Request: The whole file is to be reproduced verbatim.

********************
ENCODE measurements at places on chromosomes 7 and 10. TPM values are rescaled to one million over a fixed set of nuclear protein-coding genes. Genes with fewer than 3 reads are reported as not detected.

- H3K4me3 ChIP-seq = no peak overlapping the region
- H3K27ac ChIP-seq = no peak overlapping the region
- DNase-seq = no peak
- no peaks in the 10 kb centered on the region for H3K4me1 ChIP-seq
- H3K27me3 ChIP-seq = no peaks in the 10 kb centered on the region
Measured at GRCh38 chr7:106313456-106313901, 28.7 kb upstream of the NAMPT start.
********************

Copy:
ENCODE measurements at places on chromosomes 7 and 10. TPM values are rescaled to one million over a fixed set of nuclear protein-coding genes. Genes with fewer than 3 reads are reported as not detected.

- H3K4me3 ChIP-seq = no peak overlapping the region
- H3K27ac ChIP-seq = no peak overlapping the region
- DNase-seq = no peak
- no peaks in the 10 kb centered on the region for H3K4me1 ChIP-seq
- H3K27me3 ChIP-seq = no peaks in the 10 kb centered on the region
Measured at GRCh38 chr7:106313456-106313901, 28.7 kb upstream of the NAMPT start.